February 26, 2021
Various trees on campus

The Catholic University of America was honored with a 2020 Tree Campus Higher Education® recognition by the Arbor Day Foundation for its commitment to effective urban forest management. The Tree Campus Higher Education program honors colleges and universities for effective campus forest management and engaging staff and students in conservation goals. Trees are a critical component of cleaning our air, beautifying the campus, and providing a cozy space to study between classes.

Catholic University achieved the title by meeting Tree Campus Higher Education’s five standards: maintaining a tree advisory committee, a campus tree-care plan, dedicated annual expenditures for its campus tree program, an Arbor Day observance, and a student service-learning project. Currently, there are 403 campuses across the United States with this recognition. CatholicU last earned the certification in 2015.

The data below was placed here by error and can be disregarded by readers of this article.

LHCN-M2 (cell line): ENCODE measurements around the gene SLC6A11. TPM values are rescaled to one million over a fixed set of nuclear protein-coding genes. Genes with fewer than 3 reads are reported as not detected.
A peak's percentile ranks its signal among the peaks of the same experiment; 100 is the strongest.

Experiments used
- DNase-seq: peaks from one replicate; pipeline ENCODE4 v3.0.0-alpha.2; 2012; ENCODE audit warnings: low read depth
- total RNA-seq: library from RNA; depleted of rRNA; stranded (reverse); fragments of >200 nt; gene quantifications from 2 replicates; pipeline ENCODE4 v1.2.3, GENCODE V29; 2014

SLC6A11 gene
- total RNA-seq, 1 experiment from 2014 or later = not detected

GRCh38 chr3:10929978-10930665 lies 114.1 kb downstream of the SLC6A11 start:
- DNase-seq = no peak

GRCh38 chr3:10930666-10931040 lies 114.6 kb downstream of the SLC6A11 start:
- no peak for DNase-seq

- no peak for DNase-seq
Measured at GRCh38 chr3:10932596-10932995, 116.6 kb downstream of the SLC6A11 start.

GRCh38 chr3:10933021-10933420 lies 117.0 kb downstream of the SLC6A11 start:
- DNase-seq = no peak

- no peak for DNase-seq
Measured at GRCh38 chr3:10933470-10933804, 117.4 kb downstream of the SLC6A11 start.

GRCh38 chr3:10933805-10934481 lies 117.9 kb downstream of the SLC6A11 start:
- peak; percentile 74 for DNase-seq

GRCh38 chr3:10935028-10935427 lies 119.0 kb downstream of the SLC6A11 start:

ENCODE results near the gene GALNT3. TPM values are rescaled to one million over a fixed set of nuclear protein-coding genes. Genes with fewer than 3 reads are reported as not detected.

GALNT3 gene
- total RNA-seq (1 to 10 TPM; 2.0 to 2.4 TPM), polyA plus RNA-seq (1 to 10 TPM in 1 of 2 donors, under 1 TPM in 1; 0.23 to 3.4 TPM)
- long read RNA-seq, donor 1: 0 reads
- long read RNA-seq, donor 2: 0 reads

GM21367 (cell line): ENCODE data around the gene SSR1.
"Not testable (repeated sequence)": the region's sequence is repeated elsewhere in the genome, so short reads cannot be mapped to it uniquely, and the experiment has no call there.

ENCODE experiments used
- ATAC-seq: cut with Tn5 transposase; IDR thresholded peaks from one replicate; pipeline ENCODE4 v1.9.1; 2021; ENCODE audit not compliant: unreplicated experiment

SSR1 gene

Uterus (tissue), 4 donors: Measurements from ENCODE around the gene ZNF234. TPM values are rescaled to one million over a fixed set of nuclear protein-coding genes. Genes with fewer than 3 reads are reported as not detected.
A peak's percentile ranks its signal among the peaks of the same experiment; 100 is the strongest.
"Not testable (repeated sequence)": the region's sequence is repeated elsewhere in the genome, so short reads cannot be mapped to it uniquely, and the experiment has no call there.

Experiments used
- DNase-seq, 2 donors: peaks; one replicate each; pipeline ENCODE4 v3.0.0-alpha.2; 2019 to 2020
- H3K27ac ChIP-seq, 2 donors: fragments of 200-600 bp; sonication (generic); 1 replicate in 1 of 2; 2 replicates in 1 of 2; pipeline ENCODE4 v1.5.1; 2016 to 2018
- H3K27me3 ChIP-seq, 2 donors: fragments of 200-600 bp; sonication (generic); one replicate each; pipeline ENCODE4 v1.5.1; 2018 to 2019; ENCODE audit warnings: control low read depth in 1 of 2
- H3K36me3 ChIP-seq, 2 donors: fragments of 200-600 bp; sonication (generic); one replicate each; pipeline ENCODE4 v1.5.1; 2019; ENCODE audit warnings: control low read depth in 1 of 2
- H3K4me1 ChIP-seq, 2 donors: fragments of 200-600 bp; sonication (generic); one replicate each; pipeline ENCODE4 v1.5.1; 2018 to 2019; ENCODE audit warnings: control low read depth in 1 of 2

To earn recognition, the University relaunched a series of initiatives. The tree committee comprised staff from facilities planning and management, students from the Student Government Association, staff from Campus Ministry, staff from the School of Architecture and Planning, and the local tree canopy advocacy non-profit Casey Trees. The committee meets at least quarterly and meetings are open to any interested community members. In Fall 2020, the University hosted an educational tree webinar with Casey Trees on the history of trees planted on campus and the District of Columbia’s goals on increasing the tree canopy.

At the last estimate, the University has more than 1,500 trees on the main campus and near the Raymond A. DuFour Athletic Center. The most common trees on campus are the Leyland Cypress, White Pine, and Ash Trees. With the Energy Project winding down, many new trees were planted recently around Gibbons Hall, behind Regan and Ryan Halls, and up the hill between Aquinas Hall and Centennial Village.

This semester, Facilities Planning and Management plans to schedule a tree survey with the possibility of student involvement. A treewalk learning event with Casey Trees is being planned to take place this spring.  

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